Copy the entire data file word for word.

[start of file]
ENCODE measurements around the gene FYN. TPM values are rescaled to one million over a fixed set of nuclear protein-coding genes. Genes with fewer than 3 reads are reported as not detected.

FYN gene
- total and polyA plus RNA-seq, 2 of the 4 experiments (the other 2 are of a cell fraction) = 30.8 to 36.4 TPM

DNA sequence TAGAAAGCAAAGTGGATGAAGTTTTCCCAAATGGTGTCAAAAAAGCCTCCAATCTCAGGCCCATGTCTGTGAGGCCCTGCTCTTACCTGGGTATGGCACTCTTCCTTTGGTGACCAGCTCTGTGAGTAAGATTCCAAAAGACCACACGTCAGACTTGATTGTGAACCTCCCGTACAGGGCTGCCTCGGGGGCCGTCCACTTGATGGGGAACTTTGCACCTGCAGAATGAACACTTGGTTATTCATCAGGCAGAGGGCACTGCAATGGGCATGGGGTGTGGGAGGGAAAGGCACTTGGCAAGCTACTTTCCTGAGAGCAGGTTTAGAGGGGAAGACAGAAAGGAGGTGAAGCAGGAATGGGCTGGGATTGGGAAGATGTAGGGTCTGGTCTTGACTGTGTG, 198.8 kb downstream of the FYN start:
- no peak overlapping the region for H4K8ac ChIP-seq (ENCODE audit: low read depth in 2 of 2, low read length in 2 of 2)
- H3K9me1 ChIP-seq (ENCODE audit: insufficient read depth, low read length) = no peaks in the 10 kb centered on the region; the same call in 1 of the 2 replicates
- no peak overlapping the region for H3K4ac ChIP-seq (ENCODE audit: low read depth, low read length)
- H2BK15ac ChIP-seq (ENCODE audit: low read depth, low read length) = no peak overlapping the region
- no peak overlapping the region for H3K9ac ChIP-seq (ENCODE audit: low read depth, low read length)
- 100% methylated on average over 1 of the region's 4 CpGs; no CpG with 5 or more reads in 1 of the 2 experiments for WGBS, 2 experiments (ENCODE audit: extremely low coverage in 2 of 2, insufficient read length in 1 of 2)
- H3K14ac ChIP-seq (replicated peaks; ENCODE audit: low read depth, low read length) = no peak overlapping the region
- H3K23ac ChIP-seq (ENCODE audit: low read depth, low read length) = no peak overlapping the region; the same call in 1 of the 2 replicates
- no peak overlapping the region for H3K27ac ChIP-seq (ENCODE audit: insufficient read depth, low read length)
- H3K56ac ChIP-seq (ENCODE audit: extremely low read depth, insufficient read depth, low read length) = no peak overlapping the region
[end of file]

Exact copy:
ENCODE measurements around the gene FYN. TPM values are rescaled to one million over a fixed set of nuclear protein-coding genes. Genes with fewer than 3 reads are reported as not detected.

FYN gene
- total and polyA plus RNA-seq, 2 of the 4 experiments (the other 2 are of a cell fraction) = 30.8 to 36.4 TPM

DNA sequence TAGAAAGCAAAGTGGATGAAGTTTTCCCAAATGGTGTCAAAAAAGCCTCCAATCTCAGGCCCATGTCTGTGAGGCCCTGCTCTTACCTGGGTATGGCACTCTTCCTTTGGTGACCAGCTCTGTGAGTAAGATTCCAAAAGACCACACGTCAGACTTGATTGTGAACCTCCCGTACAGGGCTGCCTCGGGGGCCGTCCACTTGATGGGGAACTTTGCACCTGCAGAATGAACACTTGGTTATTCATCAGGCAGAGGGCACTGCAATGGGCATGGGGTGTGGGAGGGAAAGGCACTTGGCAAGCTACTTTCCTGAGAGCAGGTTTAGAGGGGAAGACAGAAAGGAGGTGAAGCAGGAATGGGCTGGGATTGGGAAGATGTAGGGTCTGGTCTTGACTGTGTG, 198.8 kb downstream of the FYN start:
- no peak overlapping the region for H4K8ac ChIP-seq (ENCODE audit: low read depth in 2 of 2, low read length in 2 of 2)
- H3K9me1 ChIP-seq (ENCODE audit: insufficient read depth, low read length) = no peaks in the 10 kb centered on the region; the same call in 1 of the 2 replicates
- no peak overlapping the region for H3K4ac ChIP-seq (ENCODE audit: low read depth, low read length)
- H2BK15ac ChIP-seq (ENCODE audit: low read depth, low read length) = no peak overlapping the region
- no peak overlapping the region for H3K9ac ChIP-seq (ENCODE audit: low read depth, low read length)
- 100% methylated on average over 1 of the region's 4 CpGs; no CpG with 5 or more reads in 1 of the 2 experiments for WGBS, 2 experiments (ENCODE audit: extremely low coverage in 2 of 2, insufficient read length in 1 of 2)
- H3K14ac ChIP-seq (replicated peaks; ENCODE audit: low read depth, low read length) = no peak overlapping the region
- H3K23ac ChIP-seq (ENCODE audit: low read depth, low read length) = no peak overlapping the region; the same call in 1 of the 2 replicates
- no peak overlapping the region for H3K27ac ChIP-seq (ENCODE audit: insufficient read depth, low read length)
- H3K56ac ChIP-seq (ENCODE audit: extremely low read depth, insufficient read depth, low read length) = no peak overlapping the region